Parliamentary Committees and Public Enquiries
Ministry of Defence must resolve challenges of unsustainably large estate
The Public Accounts Committee report says that service families continue to face uncertainty around future provision of accommodation and its costs.
- Read the report summary
- Read the report conclusions and recommendations
- Read the full report: Delivering the defence estate
Risks will continue until estate challenges are resolved
The Ministry of Defence must address many complex and interconnected decisions around the future of its estate, says the Public Accounts Committee report.
In a new report, the Committee concludes "there will be continuing risks to both military capability and value for money" until the Department resolves the challenges posed by one of the largest estates in the country.
The defence estate accounts for about 1.8% of the UK land mass and is valued at £31 billion. It includes land and also buildings such as offices, houses, storage units and training facilities. It also includes some 50,000 service family accommodation units.
Still work to be done to overcome decades of under-investment
In July last year the Committee reported that service families were being badly let down and often left for too long without basic living requirements such as heating, hot water or cooking facilities.
Now the Committee concludes that while families have seen some improvements in the quality of maintenance of their accommodation, they "are still unclear as to what service levels they can expect and continue to face uncertainty around the future provision of accommodation and its costs"
More broadly, the Committee finds that while the Department's new estate strategy is "a significant step forward", there is much to be done to overcome decades of under-investment and decisions about the estate are still subject to considerable uncertainty.
Estate management model still not fit for purpose
The estate strategy "is dependent on reconciling different, and in some cases conflicting, pressures", says the Committee—such as the need to achieve a Government target of £1 billion of disposal receipts before April 2021, release land for 55,000 homes by 2020, and deliver an estate which both meets military capability requirements and provides decent accommodation.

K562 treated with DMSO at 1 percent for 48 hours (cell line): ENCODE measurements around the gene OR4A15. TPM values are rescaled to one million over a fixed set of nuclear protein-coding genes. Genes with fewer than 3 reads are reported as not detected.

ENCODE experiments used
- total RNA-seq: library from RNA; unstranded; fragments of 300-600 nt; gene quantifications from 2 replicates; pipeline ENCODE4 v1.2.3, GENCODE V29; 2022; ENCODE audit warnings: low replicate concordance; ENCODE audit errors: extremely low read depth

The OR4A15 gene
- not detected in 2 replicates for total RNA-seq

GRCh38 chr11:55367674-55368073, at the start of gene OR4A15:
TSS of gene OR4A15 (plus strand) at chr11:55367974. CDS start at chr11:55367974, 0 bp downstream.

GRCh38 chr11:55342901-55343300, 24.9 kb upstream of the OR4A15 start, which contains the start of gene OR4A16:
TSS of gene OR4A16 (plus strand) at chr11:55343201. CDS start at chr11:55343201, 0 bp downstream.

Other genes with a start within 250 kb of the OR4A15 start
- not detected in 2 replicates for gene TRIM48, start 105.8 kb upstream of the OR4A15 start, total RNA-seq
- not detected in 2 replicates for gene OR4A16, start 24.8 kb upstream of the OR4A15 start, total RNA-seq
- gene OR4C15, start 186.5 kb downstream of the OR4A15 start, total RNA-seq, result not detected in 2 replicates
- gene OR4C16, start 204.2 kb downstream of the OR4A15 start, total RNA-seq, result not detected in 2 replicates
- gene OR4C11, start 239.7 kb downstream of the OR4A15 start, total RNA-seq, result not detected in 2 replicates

Moreover, the Committee finds the Department's model for managing the estate is still not fit for purpose, which jeopardises the success of its long-term plans.
The Department is reviewing the model, which will include restructuring its Defence Infrastructure Organisation (DIO) to operate more effectively.
However, the Committee concludes the continued instability around estate management is likely to be bad for morale and retention in DIO, "an organisation which is already carrying around 500 vacant posts, and which has had three different permanent Chief Executives in two years".
Meg Hillier MP, Chair of the PAC, said:
"Government has set challenging targets for the MoD to reshape its estate.
The Department now has a strategy for tackling these but serious questions remain as to whether, in fact, that strategy is deliverable and the estate can be managed effectively in the years ahead.
It is dismaying that there continues to be such instability in the Department's estate management model and we will expect it to set out the findings of its current review as a matter of urgency.
The Department intends the Defence Infrastructure Organisation to serve as an expert estate manager but it can only do so if fundamental weaknesses in its operation are addressed swiftly.
Even if the Department hits its targets for disposing of land, the overall condition of the estate has been declining for years and it faces projected unfunded estate costs running to billions.
Meeting these will be a significant ongoing challenge which poses risks both to defence capability and the quality of accommodation available to Forces personnel and their families.
There are critical negotiations to come on accommodation and it is vital the Department communicates clearly with families about what they can expect and the likely implications of any changes behind the scenes."
The Department faces a huge challenge in maintaining its estate which, at 1.8% of the UK land mass, is one of the largest in the UK.
The overall condition of the estate has been in steady decline for many years as a result of under-investment and we welcome the fact that, after decades of indecision, the Department now has a strategy which identifies the estate it needs and the 25% of the estate it can dispose of by 2040.
£8.5 billion estate funding shortfall over next 30 years
However, even if the strategy is successfully implemented the Department still faces an estimated shortfall in estate funding of £8.5 billion over the next 30 years.
Until the Department resolves the challenges associated with an unsustainably large estate there will be continuing risks to both military capability and value for money.
The Department faces many complex and interconnected decisions around the future of its estate. It is essential that these are made on the basis of sound information, take adequate account of the impact on service personnel and their families, and are communicated clearly.
Despite the reforms of recent years the Department still does not have a "fit for purpose" model for managing the estate and faces continued uncertainty until it has restructured its Defence Infrastructure Organisation, renegotiated with its business partner and successfully embedded delegation into the Commands.
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